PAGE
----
LIVE MASTERCLASS: 7 Strategies For Parents To Help Your Child Earn $100,000 College Scholarships & Ace The New 2024 Digital SAT. Enroll Free!

Harvard Brings Back Standardized Testing Requirements

Harvard College has just joined the ranks of Ivy League schools that have recently made the decision to reinstate standardized testing requirements as part of the admissions process. The announcement came on the heels of similar decisions from Dartmouth, Yale, and Brown. So far, each institution has provided a similar rationale for the choice: opening their doors to students from more diverse backgrounds.

So, what do these changes mean for students looking to apply to Harvard in Fall 2024? What do you do if you were hoping to apply but hadn’t planned to send in your SAT or ACT score? Keep reading to learn more.

Why the Return to Testing?

At the height of the COVID-19 pandemic, many colleges, including Harvard, decided to pause the requirement of standardized test scores as part of the admissions process for incoming students. The point of this choice was to make sure that students who did not have reliable access to testing centers during the pandemic still had a fair shot at being accepted to their top schools.

Throughout the beginning of 2024, we have started to see more and more colleges reversing this decision. Dartmouth College was the first Ivy League school to bring back standardized testing requirements, followed closely by Yale, Brown, and now, Harvard. Harvard’s decision comes as a particular surprise because the school had previously promised to remain test-optional through the admissions cycle for the Class of 2030.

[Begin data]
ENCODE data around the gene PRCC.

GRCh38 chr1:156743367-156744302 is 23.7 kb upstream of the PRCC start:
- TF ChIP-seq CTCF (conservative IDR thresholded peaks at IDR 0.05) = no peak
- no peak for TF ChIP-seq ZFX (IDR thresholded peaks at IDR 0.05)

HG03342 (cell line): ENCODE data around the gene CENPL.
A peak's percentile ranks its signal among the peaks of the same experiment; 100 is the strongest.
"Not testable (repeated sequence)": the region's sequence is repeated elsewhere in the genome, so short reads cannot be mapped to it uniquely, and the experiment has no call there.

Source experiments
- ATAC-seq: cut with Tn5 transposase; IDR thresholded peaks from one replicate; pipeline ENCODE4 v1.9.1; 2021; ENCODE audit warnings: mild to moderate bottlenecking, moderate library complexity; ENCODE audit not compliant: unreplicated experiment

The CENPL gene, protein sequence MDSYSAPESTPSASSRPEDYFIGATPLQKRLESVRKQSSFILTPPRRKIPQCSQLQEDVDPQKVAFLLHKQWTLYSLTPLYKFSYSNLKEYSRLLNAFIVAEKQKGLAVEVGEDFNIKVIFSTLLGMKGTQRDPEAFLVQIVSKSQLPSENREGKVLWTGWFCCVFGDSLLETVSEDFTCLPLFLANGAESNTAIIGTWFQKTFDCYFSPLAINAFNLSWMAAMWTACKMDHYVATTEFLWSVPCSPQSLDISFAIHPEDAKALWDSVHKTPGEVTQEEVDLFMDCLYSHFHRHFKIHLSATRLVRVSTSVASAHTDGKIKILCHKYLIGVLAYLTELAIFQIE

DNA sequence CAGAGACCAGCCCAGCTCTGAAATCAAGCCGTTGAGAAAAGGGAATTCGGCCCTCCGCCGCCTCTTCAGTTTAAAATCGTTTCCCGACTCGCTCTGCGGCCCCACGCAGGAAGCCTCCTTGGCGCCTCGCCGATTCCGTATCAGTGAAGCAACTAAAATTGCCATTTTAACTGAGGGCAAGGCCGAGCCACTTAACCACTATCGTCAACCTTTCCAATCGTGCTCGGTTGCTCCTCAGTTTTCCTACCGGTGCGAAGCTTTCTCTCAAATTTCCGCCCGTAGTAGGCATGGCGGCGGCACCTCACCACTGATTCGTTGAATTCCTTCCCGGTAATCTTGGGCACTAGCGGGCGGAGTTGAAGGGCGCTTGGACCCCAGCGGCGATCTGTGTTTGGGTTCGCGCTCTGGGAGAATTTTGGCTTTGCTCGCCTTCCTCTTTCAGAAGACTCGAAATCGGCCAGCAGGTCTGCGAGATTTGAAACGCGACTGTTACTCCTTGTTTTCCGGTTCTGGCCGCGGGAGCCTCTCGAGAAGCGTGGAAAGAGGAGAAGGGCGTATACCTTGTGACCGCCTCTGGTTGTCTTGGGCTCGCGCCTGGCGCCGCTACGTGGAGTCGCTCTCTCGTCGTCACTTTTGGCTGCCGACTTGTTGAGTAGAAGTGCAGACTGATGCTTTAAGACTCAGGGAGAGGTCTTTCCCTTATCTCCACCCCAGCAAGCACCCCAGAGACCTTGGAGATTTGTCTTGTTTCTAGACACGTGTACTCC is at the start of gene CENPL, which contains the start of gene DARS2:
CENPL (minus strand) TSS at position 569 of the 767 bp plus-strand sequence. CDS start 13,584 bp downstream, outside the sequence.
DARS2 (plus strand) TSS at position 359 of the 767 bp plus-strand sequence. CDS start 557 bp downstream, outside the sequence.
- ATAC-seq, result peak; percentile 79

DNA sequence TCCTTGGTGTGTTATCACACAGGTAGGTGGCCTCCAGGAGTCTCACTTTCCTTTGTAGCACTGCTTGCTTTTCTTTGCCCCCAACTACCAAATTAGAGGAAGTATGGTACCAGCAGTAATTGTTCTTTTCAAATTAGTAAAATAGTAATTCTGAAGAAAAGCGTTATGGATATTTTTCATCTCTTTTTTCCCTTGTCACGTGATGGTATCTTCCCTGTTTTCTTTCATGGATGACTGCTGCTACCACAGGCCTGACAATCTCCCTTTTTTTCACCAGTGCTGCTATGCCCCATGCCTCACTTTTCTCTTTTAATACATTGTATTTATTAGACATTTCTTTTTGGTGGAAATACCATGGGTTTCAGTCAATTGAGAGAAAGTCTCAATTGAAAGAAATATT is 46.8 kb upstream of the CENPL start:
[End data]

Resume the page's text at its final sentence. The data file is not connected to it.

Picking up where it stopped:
So, why this sudden shift for the Class of 2029? According to Harvard, the decision sprouted from various factors, though the main one seems to be a lack of important information. 

“Standardized tests are a means for all students, regardless of their background and life experience, to provide information that is predictive of success in college and beyond,” the official announcement reads. “Indeed, when students have the option of not submitting their test scores, they may choose to withhold information that, when interpreted by the admissions committee in the context of the local norms of their school, could have potentially helped their application. In short, more information, especially such strongly predictive information, is valuable for identifying talent from across the socioeconomic range.”

By bringing back standardized testing requirements, Harvard and other Ivy League schools hope to help students from low or middle income backgrounds have a better chance of acceptance. The extra information that standardized test scores provide allows admissions officers to paint a more complete picture of each student and assess their compatibility with the school with greater accuracy.